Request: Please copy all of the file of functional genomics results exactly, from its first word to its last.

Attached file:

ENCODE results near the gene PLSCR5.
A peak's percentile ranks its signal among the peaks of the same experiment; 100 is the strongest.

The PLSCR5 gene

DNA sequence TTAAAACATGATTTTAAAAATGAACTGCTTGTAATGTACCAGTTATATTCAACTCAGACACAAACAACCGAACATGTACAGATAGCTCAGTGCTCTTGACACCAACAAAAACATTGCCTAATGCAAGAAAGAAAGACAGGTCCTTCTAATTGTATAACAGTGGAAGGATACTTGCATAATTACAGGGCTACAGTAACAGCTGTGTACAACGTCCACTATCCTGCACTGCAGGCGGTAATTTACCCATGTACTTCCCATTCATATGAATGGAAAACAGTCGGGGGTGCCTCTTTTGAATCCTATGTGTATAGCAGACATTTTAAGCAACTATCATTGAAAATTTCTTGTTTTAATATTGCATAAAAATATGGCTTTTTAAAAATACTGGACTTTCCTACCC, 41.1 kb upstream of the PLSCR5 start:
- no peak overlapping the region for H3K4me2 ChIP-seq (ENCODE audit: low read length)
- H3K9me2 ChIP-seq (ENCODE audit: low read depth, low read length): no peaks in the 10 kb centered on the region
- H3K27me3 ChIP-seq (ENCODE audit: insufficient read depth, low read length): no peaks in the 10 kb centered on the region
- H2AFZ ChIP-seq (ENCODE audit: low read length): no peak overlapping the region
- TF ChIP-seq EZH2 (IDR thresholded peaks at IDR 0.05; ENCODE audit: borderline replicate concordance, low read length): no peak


ENCODE results near the gene PLSCR5.
A peak's percentile ranks its signal among the peaks of the same experiment; 100 is the strongest.

The PLSCR5 gene

DNA sequence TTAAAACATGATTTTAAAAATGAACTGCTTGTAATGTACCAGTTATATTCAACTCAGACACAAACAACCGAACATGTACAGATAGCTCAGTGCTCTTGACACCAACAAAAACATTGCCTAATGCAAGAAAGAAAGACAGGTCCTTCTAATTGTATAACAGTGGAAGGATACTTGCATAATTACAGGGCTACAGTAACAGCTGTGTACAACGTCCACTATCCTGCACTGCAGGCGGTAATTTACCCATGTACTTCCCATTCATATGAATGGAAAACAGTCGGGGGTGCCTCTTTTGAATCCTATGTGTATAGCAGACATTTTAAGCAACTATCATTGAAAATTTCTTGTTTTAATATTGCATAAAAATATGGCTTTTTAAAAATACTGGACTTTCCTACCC, 41.1 kb upstream of the PLSCR5 start:
- no peak overlapping the region for H3K4me2 ChIP-seq (ENCODE audit: low read length)
- H3K9me2 ChIP-seq (ENCODE audit: low read depth, low read length): no peaks in the 10 kb centered on the region
- H3K27me3 ChIP-seq (ENCODE audit: insufficient read depth, low read length): no peaks in the 10 kb centered on the region
- H2AFZ ChIP-seq (ENCODE audit: low read length): no peak overlapping the region
- TF ChIP-seq EZH2 (IDR thresholded peaks at IDR 0.05; ENCODE audit: borderline replicate concordance, low read length): no peak